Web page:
(USA TODAY) — He's an American icon on par with Mickey Mouse and Batman. He's been in comic books, and on milk cartons and TV ads. But he's only uttered five words in his life: "Only you can prevent wildfires."
Well, maybe six words. Smokey Bear, who's turning a whopping 70 years old Aug. 9, began his career in 1944 with the slogan, "Only you can prevent forest fires." But other than that, the changing times have done little to change this symbol of fire safety.
"Smokey's message of personal empowerment of people in that they can play a role in saving forest is very consistent," said Peggy Conlon, the president and CEO of the Ad Council. "He has been around for generations, everyone knows and loves him."
Smokey Bear is the face of the longest-running public service campaign in the U.S. Smokey was created in 1944 by the U.S. Forest Service, the National Association of State Foresters and the Ad Council in response to public fears that enemy shelling during World War II would cause forest fires in the West while all the firefighters were overseas.
"Forest fires are nothing new in this country," said Thomas Tidwell, chief of the U.S. Forest Service in the Department of Agriculture. "Even back in the 1930s and 1940s, we actually had more (forest fires) in the landscape than we did today."
With the current drought in California and the increase in lightning-induced wildfires, it's easy to forget that the majority of wildfires are started by humans, Tidwell said. Nine out of 10 forest fires are started by people — either by leaving a campfire lit, throwing away matches or even using machinery in arid areas.
"When you have a prolonged drought, it creates conditions that any ignition can start a fire," Tidwell said. "When conditions get that dry, you see sparks off equipment, and there's more of a likelihood to start a fire and it's harder to suppress that fire."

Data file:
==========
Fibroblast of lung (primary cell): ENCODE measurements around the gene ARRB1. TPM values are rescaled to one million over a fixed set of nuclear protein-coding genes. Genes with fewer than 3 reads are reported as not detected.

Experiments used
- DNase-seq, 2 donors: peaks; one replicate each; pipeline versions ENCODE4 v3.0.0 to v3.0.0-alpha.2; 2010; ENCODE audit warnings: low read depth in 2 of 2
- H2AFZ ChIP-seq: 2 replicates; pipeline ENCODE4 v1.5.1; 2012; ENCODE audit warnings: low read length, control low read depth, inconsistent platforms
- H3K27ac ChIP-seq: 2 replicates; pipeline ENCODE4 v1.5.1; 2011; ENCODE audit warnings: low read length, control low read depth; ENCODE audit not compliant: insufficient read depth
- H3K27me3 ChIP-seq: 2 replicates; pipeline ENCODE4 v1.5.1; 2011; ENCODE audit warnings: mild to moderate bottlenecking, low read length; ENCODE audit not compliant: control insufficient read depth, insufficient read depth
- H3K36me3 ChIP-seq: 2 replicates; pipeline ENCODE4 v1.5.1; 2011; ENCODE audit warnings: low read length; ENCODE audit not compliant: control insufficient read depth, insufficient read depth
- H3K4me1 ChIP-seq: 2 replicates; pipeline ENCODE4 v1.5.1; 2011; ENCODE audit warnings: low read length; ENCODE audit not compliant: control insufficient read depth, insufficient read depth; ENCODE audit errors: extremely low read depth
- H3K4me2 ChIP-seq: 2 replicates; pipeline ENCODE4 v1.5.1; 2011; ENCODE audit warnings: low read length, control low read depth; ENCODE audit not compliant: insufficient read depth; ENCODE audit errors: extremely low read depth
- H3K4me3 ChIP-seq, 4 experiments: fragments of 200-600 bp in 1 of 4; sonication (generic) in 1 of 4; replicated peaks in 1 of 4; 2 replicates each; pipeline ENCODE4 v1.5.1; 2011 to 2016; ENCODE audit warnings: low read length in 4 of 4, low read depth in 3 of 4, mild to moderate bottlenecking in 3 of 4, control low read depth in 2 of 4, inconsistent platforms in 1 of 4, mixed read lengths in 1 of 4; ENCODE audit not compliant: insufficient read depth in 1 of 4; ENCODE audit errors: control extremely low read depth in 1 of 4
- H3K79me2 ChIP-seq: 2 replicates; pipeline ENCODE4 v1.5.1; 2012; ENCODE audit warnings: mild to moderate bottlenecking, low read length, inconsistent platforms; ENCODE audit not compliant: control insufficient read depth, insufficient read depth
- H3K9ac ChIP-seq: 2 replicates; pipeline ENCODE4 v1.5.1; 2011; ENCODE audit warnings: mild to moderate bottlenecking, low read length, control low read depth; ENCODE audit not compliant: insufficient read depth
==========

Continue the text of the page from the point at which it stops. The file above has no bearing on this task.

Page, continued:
But even with drier conditions this year, and more people living near forests, the amount of wildfires has greatly decreased since Smokey was first created. The loss of forest to wildfires has been reduced from 22 million acres in 1944 to about 6.7 million acres annually today, Conlon said.
"That's a huge reduction," Conlon said. "We want to keep educating new generations."
Smokey's appeal was originally targeted toward children with his friendly teddy bear image and his appearance in comic strips, Conlon said. His popularity among kids grew so strong that he even got a flesh-and-blood mascot in the 1950s, when a bear cub was rescued from a wildfire in New Mexico and sent to live as Smokey at the National Zoo in D.C. By 1952, Smokey even had his own zip code to accommodate all his fan letters. Today, Smokey has his own website and social media presence.
The Ad Council indicates that 96% of Americans today recognize Smokey and his message, Tidwell said.
Smokey's voice has changed over the years, and has been recorded mostly by various radio hosts. Most recently, he was voiced by actor Sam Elliott, who has made a living playing gruff cowboys with his characteristic deep Western drawl in movies like The Big Lebowski and Tombstone.
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